At this point I realised this could be viewed as a security flaw in Outlook.  So I wrote to Microsoft instead of publishing this post immediately.  Microsoft responded that they did not view this as a vulnerability (as it does not result in system compromise), but that they’d pass it on to the Outlook team as a bug.

Nevertheless, this definitely has the potential of being exploited for tracking purposes.  One important reason that external images are not loaded by default is to prevent third parties from being notified that you are reading a particular email.  While this little issue does not actually cause the image to load (it is still classified as an external image), it does cause a network connection to the third party server which could easily be logged for tracking purposes.  This network connection should not be happening.

So what was my fix?  Well, I don’t really care about Omniture or whether PayPal get their statistics, so I added an entry in my hosts file to block this domain.  Using an invalid IP address made it fail faster than the traditional use of 127.0.0.1:

0.0.0.0    102.112.2o7.net

And now my PayPal emails open quickly again.

13 thoughts on “The case of the terribly slow PayPal emails

  1. Thanks Axel for the comment. PayPal’s email is not doing anything wrong – the // scheme shorthand is entirely appropriate as it means no JavaScript is needed to match the pages’s scheme as other HTML boilerplate often uses, e.g. Google Analytics. PayPal or Omniture may be well advised to change this in order to avoid the issue, but the more serious issue is with Outlook, which is leaking information; what if this was spam or phishing? This technique could be use to verify email addresses (as web bugs were used for a few years ago until image downloading was disabled by default in email client updates)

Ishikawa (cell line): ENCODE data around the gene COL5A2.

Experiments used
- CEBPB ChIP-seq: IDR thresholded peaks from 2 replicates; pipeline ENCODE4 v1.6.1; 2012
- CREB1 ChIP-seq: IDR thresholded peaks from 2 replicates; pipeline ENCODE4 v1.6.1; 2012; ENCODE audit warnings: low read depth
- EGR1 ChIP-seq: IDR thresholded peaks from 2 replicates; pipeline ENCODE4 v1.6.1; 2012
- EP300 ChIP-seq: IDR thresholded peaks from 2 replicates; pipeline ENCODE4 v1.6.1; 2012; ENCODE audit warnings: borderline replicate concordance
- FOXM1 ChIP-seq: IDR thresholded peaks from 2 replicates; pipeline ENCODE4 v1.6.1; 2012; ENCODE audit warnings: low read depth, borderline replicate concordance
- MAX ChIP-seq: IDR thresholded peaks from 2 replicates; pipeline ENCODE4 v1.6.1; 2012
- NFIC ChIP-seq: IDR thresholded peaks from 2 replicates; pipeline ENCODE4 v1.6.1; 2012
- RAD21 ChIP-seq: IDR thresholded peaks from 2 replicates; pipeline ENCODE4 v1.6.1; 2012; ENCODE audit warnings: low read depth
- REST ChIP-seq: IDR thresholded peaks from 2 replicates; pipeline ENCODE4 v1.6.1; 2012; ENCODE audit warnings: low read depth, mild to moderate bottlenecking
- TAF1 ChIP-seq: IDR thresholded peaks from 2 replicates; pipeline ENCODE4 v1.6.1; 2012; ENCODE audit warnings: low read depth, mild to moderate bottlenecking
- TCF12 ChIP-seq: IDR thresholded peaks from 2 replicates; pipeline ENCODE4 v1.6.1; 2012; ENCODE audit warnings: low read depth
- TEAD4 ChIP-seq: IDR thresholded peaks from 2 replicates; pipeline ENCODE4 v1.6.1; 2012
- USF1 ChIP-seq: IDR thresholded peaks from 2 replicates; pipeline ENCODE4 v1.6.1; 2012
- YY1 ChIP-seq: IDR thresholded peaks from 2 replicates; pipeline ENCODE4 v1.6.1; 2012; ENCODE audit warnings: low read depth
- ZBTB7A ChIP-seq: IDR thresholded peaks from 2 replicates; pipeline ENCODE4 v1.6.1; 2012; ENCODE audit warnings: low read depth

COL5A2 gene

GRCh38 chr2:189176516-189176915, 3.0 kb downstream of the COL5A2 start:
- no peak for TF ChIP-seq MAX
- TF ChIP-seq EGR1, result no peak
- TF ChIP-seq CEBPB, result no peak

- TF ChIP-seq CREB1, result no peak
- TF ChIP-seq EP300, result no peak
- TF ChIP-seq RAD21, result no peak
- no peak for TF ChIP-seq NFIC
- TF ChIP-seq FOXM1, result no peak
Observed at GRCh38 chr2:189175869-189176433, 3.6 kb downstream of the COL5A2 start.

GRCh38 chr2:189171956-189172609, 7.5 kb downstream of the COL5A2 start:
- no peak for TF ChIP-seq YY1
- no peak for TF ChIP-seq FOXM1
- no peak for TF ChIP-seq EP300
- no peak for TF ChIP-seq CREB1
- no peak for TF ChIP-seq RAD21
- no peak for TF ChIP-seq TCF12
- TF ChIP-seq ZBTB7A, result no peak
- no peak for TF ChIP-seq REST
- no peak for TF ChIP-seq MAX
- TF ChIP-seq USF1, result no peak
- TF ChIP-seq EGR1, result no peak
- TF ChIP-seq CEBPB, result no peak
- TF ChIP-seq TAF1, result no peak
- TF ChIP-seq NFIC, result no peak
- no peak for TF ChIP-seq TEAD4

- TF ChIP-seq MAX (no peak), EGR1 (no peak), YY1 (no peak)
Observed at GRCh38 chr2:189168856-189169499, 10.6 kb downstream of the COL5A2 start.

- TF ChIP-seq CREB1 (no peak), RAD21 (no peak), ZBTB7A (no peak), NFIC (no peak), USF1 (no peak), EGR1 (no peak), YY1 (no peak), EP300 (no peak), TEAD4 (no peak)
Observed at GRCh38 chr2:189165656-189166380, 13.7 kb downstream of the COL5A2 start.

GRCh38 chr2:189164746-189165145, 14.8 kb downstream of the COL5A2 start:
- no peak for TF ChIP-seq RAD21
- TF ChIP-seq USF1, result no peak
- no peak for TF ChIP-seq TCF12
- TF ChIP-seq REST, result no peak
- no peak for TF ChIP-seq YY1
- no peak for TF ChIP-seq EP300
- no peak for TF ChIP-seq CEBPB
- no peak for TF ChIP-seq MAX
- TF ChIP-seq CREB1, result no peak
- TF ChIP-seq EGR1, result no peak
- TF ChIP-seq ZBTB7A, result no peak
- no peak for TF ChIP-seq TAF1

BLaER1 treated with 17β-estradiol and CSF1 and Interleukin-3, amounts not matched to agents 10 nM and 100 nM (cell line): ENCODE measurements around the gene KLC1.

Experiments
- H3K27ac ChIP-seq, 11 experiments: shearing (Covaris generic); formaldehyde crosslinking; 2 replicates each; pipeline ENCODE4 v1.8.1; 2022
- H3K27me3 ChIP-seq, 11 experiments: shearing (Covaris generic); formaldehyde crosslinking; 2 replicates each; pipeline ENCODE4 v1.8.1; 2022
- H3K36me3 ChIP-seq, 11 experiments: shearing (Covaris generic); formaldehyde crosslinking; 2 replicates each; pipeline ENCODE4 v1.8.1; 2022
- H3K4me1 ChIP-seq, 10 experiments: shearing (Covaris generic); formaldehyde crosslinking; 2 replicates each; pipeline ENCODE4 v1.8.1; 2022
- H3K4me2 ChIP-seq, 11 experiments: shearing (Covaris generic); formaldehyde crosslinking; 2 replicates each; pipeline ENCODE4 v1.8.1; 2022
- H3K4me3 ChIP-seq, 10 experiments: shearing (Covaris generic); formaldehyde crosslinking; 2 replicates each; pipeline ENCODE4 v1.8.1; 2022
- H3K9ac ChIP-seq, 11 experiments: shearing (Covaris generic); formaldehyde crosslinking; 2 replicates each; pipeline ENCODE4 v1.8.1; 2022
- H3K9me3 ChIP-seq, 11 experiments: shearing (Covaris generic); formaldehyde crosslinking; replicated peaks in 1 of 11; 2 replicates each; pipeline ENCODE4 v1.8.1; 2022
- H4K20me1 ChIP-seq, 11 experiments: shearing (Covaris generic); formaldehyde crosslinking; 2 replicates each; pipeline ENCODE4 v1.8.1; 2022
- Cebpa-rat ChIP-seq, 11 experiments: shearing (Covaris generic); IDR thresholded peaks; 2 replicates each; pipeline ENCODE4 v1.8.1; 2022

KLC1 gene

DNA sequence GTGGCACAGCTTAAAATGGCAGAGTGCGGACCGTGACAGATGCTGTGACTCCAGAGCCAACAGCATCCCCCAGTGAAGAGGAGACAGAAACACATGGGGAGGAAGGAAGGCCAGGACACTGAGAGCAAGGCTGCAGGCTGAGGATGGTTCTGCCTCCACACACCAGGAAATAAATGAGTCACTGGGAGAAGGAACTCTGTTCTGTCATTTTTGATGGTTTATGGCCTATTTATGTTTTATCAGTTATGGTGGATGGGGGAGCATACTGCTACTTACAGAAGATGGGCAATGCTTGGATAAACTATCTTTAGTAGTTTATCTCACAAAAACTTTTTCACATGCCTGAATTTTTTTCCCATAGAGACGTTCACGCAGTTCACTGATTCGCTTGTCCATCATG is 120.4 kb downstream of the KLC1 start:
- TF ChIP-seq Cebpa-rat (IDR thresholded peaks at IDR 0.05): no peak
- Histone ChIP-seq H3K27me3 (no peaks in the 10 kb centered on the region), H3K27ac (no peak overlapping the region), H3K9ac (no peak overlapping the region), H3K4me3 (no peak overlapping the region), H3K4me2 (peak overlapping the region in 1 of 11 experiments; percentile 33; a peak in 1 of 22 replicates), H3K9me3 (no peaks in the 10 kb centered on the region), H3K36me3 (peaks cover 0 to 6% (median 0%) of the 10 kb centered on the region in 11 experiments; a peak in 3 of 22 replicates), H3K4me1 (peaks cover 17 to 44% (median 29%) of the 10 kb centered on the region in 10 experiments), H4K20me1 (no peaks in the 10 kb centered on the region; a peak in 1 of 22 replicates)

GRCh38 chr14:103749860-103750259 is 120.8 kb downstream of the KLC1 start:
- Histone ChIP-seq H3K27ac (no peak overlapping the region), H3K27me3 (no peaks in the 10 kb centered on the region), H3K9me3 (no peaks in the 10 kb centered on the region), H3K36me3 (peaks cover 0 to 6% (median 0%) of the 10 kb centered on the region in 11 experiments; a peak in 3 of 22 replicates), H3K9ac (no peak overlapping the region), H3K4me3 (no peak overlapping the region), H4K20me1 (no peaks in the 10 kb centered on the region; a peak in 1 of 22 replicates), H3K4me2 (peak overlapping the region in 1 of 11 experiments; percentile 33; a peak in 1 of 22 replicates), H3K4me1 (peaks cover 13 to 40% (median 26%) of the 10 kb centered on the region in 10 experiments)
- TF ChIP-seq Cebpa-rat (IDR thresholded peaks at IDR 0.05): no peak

2. The problem actually is not within Outlook, but in Word which for some retarded reason is the engine Outlook uses for displaying html mails.

  3. The // shortcut is entirely inappropriate in an email context. The interpretation has been that the user agent should load this resource with the same protocol that the HTML was loaded, which is neither HTTP nor HTTPS in this instance. Paypal/Omniture should hardcode the https: in the URLs, the // shortcut only makes sense for HTML content which could be served either by HTTP or HTTPS off a web server.

  4. I always find it a bit funny when someone uses Outlook on Windows and then complains about stuff like this. Really, what did you *think* was going to happen? And how’s that version of IE treating you?

  5. For those who were asking, when using 0.0.0.0 for the hosts entry, the SMB (Windows Networking) lookup fails with BAD NETWORK PATH in roughly 1ms on my netbook; when using 127.0.0.1, the lookup failed with LOGIN FAILURE and took the best part of a second (a bit faster on subsequent attempts). So that’s why I used 0.0.0.0. As monitored with Procmon :)

  6. Interesting fix however it won’t stop the scammers now doing the same that the secret is out.

    This is why secure network’s only permit traffic they actually know about and block everything else!